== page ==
How to Buy a Short Sale

One of the most visible effects a turbulent national economy has had on the housing market is the increase in houses and condos being offered as short sales.

A short sale occurs when a house, condo or property is sold for an amount that is less than the balance due on the mortgage.

At first glance, it can seem like a perfect method for a home buyer to get the residence they want at a much lower price. It is true that purchasing a house or condo through a short sale can mean immediate savings.

Buying any such property still comes with inherent risks and rewards. Negotiating a short sale is a complicated process. There is no guarantee that either buyer or seller will see a positive outcome from a short sale.

What can you expect from a short sale?

Benefits of Buying a Short Sale

A good value. Short sales are sold at less than the market value. The current homeowner is simply looking to cover their debts. Since they are selling based on what they owe rather than the value of the residence, the price will be much lower than the original mortgage.

Favorable living conditions.  Homeowners who are forced to sell their property through a short sale are going to take care of the place. Finding a residence in severe disrepair or vandalized is unlikely because the current owners will want to sell it for the highest price possible. Homeowners with delinquent mortgages care about their homes and will keep it in the best condition possible.

Can be resold for profit. It stands to reason a homeowner who buys a house or condo in a short sale, and make improvements that boost the property value, can resell it at a much higher price down the road. This can be a good option for someone who plans to buy a starter home and resell it within a few years.

Potential Drawbacks of Short Sales

Higher cost than foreclosures. A bank is going to want to recoup as much money from the original mortgage as possible. What it means is if buying a short sale property chances are you will have a higher selling price than if you were buying a foreclosure.

A time consuming process. Short sales are anything but quick and easy. Most lenders view short sales as the final option available before foreclosure. They will take their time accepting an offer. It can take as much as six months before the bank decides to accept an offer on a short sale.

Initial offer can be rejected. There is no guarantee the bank will take the initial offer, if it believes a property can fetch a higher asking price. A buyer should be prepared to raise their offering price and expect to receive a counteroffer from the bank.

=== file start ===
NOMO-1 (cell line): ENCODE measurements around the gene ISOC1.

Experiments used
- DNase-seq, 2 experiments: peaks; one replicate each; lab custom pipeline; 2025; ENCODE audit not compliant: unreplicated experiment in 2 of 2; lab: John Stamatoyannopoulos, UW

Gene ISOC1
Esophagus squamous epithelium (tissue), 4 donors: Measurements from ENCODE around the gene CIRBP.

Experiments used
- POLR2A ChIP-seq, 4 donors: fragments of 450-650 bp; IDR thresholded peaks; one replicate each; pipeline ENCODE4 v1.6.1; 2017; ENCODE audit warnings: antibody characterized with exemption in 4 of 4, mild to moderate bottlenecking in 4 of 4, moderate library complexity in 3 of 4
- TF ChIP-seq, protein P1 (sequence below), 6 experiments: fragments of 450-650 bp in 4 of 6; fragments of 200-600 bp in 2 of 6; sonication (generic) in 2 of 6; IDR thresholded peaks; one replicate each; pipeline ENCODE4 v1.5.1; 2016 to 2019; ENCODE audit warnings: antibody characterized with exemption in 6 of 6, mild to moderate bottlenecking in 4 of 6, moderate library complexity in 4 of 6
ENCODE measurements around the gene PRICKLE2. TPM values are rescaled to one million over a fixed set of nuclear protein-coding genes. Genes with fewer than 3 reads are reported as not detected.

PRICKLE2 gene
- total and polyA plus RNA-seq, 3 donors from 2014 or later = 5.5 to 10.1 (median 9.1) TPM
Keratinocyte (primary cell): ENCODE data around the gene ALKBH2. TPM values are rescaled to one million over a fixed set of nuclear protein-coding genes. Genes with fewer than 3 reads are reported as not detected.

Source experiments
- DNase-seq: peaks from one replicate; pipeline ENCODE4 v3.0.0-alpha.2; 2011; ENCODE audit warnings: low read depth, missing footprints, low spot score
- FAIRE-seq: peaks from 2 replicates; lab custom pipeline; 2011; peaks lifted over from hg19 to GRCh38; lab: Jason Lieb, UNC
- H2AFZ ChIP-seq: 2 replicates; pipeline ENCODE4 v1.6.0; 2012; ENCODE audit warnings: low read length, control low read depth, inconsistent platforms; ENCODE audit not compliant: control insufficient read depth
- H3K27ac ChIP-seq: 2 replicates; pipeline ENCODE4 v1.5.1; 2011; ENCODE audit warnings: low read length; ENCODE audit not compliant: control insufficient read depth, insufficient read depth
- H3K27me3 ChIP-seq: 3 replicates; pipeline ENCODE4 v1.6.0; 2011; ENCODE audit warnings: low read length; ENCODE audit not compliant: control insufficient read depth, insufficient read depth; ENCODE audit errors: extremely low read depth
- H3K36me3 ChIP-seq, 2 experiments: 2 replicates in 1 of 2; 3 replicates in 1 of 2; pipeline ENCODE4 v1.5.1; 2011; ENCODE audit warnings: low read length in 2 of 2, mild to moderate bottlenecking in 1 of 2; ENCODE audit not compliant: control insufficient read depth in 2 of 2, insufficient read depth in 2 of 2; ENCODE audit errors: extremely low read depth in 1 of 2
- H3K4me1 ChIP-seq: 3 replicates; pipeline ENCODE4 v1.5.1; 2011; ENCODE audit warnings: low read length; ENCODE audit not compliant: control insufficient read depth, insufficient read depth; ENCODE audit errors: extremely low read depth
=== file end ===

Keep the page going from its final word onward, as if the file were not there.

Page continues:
If a short sale remains an appealing option for purchasing a house or condo, it is important to deal with a real estate agent that is experienced in handling short sales. They can guide you through the process and help you choose a residence that meets all of your needs.

It is also a good idea to keep the search open for other properties. A short sale can provide a good bargain for a home buyer, but it is never wise to put all of your eggs in a single basket.

How to Buy a Short Sale

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One comment

  1. “Short sales are sold at less than the market value.” This statement is not quite correct. A short sale is a sale for less than the remaining mortgage. If the house is the rare turn-key, the bank is unlikely to accept less than current market value, meaning your profit potential is nothing more than natural appreciation (historically at 3% per year). If you are buying to fix and resell, the bank will need to accept an offer for significantly less than market value. You may have a chance if you bring all cash to the deal.

    Now all cash does not mean you have that much money laying around. Most all-cash deals are all-cash only in the immediate transaction. There is at least one degree of separation. The buyer probably borrowed the cash from some other bank using a different property as collateral. Some landlords with multiple properties do not actually own any of them. A default on one can bring the line of dominoes down.

    Say a tenant trashed a house, taking it off the rental market for months to make repairs. Without the rent income, the landlord may not be able to make the mortgage payments and pay for the repairs. Remember the loan is not actually on the trashed house, but another house.

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